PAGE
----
Lots of cool items, in this miscellany-post. But first a brief lament and a couple of media notes:
* Harry Harrison – Grand Master of science fiction – passed away this August in his nineties. He was one of my favorite authors during the 1960s and certainly one of the most rambunctious and unabashed individuals I ever met. We got to know each other well, when I lived in London, during the 1980s. He was a good friend and generous to a fault. His passion for a better, more peaceful world was expressed in his fiction and the way he lived his memorable life. And he was a perfectly grand storyteller.
* A fascinating 90 minutes: Science and technology are converging to change the global game; and nowhere is that change more clear than in the words of scientist and futurist David Brin and Paul Rosenbloom, a lead researcher on artificial intelligence. From Isaac Asimov to Brin’s new novel, “Existence,” science fiction has often looked at whether AI will outpace the human brain and lead us into a brave new world, or has it already?
So, intrigued yet? Have a look at the premiere edition of a great podcast/broadcast series produced by KPCC radio (NPR), “NEXT: People | Science | Tomorrow.“ Brin and Rosenbloom join host Mat Kaplan in the Crawford Family Forum to talk about our cyber future. Will humanity survive and even thrive when the Singularity arrives?
* And an example of tech teething pains, striking the Hugo Awards! How copyright enforcement robots shut down the broadcast of the Hugo Awards ceremony from the World Science Fiction Convention in Chicago, despite having permissions from every studio and author and publisher.
== A Veritable Trove of Contrarian Insights! ==
I’ve been using ScoopIt to compile accumulations of my more popular articles, essays (and some outright rants!) under topic headings, where people might skim and pick from whatever interests them.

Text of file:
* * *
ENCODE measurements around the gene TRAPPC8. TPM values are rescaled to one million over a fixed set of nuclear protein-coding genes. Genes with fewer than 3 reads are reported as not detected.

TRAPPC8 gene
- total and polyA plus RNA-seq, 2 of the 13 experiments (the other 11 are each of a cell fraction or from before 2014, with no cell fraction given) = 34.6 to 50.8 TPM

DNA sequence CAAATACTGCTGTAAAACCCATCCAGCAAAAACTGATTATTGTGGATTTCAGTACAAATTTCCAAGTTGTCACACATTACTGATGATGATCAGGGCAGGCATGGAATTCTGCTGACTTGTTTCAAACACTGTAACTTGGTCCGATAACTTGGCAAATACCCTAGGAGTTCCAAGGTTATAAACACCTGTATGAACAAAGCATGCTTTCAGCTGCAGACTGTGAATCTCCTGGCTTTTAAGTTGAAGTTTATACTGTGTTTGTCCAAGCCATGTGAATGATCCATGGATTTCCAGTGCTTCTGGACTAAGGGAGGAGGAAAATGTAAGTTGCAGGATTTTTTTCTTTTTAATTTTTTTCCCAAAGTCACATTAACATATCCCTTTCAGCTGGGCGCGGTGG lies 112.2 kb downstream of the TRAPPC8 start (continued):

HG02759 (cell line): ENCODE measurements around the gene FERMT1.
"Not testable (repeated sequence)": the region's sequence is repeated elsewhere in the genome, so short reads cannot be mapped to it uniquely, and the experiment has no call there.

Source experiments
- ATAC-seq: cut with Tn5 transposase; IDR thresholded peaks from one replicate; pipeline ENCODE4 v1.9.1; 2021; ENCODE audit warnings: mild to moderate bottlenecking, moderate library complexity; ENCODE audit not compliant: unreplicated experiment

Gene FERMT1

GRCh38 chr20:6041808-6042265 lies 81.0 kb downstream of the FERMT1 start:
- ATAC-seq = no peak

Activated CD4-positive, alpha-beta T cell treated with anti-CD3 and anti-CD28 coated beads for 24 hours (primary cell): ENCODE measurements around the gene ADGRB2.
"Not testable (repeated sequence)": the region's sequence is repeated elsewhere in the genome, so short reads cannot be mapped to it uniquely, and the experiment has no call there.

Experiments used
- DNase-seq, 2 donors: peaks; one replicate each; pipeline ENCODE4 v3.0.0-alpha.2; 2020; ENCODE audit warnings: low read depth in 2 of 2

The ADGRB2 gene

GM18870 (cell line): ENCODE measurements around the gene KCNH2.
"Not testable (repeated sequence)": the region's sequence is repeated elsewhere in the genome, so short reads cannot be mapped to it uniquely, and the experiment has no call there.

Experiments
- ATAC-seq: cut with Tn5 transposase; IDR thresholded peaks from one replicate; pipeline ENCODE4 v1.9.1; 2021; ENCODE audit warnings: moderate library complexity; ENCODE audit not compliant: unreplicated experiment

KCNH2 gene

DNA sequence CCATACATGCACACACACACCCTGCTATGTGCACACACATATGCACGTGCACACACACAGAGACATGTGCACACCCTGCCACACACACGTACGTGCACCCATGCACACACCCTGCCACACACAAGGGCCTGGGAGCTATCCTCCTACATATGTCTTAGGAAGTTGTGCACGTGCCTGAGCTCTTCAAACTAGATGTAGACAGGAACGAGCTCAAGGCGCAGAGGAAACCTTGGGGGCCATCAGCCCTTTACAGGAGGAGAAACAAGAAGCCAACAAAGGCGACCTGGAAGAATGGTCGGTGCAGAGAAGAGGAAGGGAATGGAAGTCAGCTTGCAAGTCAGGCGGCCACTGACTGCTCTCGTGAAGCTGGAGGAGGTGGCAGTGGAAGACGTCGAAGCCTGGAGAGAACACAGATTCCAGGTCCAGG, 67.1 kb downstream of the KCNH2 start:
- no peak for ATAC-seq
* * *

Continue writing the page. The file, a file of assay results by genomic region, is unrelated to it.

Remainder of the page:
The latest? A ScoopIt collection of articles and speculations by David Brin about Taxes, economics and markets…
Here are some others.
An accumulation of interviews on many topics with David Brin
Articles and speculations by Brin about transparency, freedom and technology
… About Science: Better than Fiction!
* Oh, for you tech geniuses… here’s a small web-brin side perplexity… Not sure why Bing’s biography of David Brin comes up with a description of a band named “!!!”
== Misc cool items ==
* Dang crazy humans. Here we dolphins come charging onto a beach in order to roll around in the sand for a bit, and all these tourists come hurrying down and dragging us back out to sea! Well, in fact it probably is just what it looks like. Satiated-generous humans becoming great pals of nature and improving our reputation with sea-folk. Still, it might have another explanation. Watch it and be (tentatively ) proud of us. We’re getting better. Truly.
* See the trailer for 2001 a space Odyssey… as it would be done garishly today…
*Naked woman sculpture legacy for coal mining tailings…